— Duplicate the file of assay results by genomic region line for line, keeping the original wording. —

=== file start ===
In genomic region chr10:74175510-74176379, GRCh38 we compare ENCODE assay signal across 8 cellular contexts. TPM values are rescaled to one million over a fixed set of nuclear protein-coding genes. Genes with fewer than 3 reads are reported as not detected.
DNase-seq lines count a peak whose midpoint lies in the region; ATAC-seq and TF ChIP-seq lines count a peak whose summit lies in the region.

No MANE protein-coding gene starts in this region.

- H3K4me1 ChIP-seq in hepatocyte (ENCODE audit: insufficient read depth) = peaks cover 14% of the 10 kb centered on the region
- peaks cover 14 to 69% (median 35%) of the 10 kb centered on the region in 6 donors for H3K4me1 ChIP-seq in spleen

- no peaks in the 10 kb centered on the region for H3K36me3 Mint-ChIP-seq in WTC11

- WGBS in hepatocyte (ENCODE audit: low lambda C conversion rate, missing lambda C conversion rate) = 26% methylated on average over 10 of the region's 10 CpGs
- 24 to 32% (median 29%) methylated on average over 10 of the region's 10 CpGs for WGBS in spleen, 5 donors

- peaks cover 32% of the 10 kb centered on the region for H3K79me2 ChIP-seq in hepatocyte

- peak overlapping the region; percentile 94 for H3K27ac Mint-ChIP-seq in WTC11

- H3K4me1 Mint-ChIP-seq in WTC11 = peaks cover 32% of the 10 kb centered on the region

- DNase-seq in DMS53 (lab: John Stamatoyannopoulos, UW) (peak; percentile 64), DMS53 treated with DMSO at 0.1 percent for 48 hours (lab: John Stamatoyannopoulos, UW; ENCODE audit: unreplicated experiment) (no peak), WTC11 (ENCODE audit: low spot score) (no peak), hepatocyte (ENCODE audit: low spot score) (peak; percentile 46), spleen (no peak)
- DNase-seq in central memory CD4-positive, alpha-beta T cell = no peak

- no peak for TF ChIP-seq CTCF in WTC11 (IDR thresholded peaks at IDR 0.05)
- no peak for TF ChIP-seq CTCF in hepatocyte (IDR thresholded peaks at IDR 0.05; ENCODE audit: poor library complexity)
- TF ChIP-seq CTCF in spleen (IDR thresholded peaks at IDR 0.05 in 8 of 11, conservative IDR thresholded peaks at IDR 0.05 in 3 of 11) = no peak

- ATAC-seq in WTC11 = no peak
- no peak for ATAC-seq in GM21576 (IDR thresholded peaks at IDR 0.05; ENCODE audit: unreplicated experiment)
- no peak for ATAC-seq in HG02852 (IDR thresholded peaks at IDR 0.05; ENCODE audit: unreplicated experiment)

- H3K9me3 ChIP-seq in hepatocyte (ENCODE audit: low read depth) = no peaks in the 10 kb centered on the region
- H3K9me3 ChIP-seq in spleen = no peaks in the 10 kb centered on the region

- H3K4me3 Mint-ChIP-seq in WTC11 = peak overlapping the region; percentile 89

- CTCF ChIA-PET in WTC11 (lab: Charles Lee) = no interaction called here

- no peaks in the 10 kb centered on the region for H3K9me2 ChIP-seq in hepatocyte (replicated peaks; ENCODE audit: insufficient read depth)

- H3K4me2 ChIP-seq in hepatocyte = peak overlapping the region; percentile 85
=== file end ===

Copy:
In genomic region chr10:74175510-74176379, GRCh38 we compare ENCODE assay signal across 8 cellular contexts. TPM values are rescaled to one million over a fixed set of nuclear protein-coding genes. Genes with fewer than 3 reads are reported as not detected.
DNase-seq lines count a peak whose midpoint lies in the region; ATAC-seq and TF ChIP-seq lines count a peak whose summit lies in the region.

No MANE protein-coding gene starts in this region.

- H3K4me1 ChIP-seq in hepatocyte (ENCODE audit: insufficient read depth) = peaks cover 14% of the 10 kb centered on the region
- peaks cover 14 to 69% (median 35%) of the 10 kb centered on the region in 6 donors for H3K4me1 ChIP-seq in spleen

- no peaks in the 10 kb centered on the region for H3K36me3 Mint-ChIP-seq in WTC11

- WGBS in hepatocyte (ENCODE audit: low lambda C conversion rate, missing lambda C conversion rate) = 26% methylated on average over 10 of the region's 10 CpGs
- 24 to 32% (median 29%) methylated on average over 10 of the region's 10 CpGs for WGBS in spleen, 5 donors

- peaks cover 32% of the 10 kb centered on the region for H3K79me2 ChIP-seq in hepatocyte

- peak overlapping the region; percentile 94 for H3K27ac Mint-ChIP-seq in WTC11

- H3K4me1 Mint-ChIP-seq in WTC11 = peaks cover 32% of the 10 kb centered on the region

- DNase-seq in DMS53 (lab: John Stamatoyannopoulos, UW) (peak; percentile 64), DMS53 treated with DMSO at 0.1 percent for 48 hours (lab: John Stamatoyannopoulos, UW; ENCODE audit: unreplicated experiment) (no peak), WTC11 (ENCODE audit: low spot score) (no peak), hepatocyte (ENCODE audit: low spot score) (peak; percentile 46), spleen (no peak)
- DNase-seq in central memory CD4-positive, alpha-beta T cell = no peak

- no peak for TF ChIP-seq CTCF in WTC11 (IDR thresholded peaks at IDR 0.05)
- no peak for TF ChIP-seq CTCF in hepatocyte (IDR thresholded peaks at IDR 0.05; ENCODE audit: poor library complexity)
- TF ChIP-seq CTCF in spleen (IDR thresholded peaks at IDR 0.05 in 8 of 11, conservative IDR thresholded peaks at IDR 0.05 in 3 of 11) = no peak

- ATAC-seq in WTC11 = no peak
- no peak for ATAC-seq in GM21576 (IDR thresholded peaks at IDR 0.05; ENCODE audit: unreplicated experiment)
- no peak for ATAC-seq in HG02852 (IDR thresholded peaks at IDR 0.05; ENCODE audit: unreplicated experiment)

- H3K9me3 ChIP-seq in hepatocyte (ENCODE audit: low read depth) = no peaks in the 10 kb centered on the region
- H3K9me3 ChIP-seq in spleen = no peaks in the 10 kb centered on the region

- H3K4me3 Mint-ChIP-seq in WTC11 = peak overlapping the region; percentile 89

- CTCF ChIA-PET in WTC11 (lab: Charles Lee) = no interaction called here

- no peaks in the 10 kb centered on the region for H3K9me2 ChIP-seq in hepatocyte (replicated peaks; ENCODE audit: insufficient read depth)

- H3K4me2 ChIP-seq in hepatocyte = peak overlapping the region; percentile 85